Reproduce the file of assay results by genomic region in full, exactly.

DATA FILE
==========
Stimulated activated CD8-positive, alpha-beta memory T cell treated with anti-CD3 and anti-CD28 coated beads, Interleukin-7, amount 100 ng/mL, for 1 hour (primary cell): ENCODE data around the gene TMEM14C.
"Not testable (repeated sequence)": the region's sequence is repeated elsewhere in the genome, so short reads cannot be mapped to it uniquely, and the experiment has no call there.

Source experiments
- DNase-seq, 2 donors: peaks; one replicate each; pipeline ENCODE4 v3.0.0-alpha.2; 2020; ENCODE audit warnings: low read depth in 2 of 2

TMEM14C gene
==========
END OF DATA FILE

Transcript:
Stimulated activated CD8-positive, alpha-beta memory T cell treated with anti-CD3 and anti-CD28 coated beads, Interleukin-7, amount 100 ng/mL, for 1 hour (primary cell): ENCODE data around the gene TMEM14C.
"Not testable (repeated sequence)": the region's sequence is repeated elsewhere in the genome, so short reads cannot be mapped to it uniquely, and the experiment has no call there.

Source experiments
- DNase-seq, 2 donors: peaks; one replicate each; pipeline ENCODE4 v3.0.0-alpha.2; 2020; ENCODE audit warnings: low read depth in 2 of 2

TMEM14C gene